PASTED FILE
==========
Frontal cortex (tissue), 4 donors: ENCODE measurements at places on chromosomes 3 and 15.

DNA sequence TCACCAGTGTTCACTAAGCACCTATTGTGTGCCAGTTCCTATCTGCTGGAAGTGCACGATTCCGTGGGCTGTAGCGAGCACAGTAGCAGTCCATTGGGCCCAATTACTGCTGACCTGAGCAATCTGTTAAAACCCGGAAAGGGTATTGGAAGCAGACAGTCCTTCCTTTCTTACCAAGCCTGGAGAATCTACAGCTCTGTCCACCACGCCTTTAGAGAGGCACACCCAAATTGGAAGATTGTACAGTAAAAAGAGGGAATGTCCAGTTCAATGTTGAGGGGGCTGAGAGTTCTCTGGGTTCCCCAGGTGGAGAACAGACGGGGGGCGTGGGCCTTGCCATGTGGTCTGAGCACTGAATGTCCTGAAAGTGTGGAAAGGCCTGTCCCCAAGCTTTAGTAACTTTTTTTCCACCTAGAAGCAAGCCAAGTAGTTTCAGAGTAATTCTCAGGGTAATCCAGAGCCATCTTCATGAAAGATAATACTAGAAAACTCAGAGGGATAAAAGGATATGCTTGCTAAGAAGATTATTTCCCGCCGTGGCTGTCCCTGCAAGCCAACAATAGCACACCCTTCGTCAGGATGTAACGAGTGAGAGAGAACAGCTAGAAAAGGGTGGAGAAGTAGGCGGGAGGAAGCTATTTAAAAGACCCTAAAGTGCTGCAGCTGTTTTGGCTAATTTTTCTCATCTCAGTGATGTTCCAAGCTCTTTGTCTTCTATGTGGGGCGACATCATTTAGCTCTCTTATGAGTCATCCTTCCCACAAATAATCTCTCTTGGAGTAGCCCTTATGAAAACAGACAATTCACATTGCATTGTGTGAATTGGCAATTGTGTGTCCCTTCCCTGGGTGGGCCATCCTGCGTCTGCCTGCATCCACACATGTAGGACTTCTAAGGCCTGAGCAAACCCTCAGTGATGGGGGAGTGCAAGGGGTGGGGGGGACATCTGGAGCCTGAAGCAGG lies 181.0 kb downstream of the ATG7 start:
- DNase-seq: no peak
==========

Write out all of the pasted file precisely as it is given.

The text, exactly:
Frontal cortex (tissue), 4 donors: ENCODE measurements at places on chromosomes 3 and 15.

DNA sequence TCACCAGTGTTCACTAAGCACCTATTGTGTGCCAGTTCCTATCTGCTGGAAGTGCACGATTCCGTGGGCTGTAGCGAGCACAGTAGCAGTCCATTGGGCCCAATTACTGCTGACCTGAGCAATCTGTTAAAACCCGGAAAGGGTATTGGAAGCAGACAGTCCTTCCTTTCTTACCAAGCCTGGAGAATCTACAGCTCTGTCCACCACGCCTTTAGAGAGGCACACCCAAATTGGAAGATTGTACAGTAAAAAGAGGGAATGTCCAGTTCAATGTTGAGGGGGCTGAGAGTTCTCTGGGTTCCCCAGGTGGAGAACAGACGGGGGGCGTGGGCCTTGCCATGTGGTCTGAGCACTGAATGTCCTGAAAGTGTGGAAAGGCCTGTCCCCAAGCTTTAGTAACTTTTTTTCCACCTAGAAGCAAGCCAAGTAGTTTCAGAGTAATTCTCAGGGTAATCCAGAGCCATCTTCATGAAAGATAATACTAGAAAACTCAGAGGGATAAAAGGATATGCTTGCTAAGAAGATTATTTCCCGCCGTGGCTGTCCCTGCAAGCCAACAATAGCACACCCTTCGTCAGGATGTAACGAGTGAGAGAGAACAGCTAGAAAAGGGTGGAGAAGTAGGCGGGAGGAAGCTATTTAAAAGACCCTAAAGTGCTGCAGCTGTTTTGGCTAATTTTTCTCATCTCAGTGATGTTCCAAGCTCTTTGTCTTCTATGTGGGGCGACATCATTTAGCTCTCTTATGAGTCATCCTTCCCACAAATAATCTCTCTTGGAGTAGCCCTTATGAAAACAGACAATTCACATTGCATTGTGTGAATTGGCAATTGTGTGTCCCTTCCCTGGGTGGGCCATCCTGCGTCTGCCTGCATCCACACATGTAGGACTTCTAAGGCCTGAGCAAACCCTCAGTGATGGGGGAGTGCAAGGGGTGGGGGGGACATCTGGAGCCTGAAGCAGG lies 181.0 kb downstream of the ATG7 start:
- DNase-seq: no peak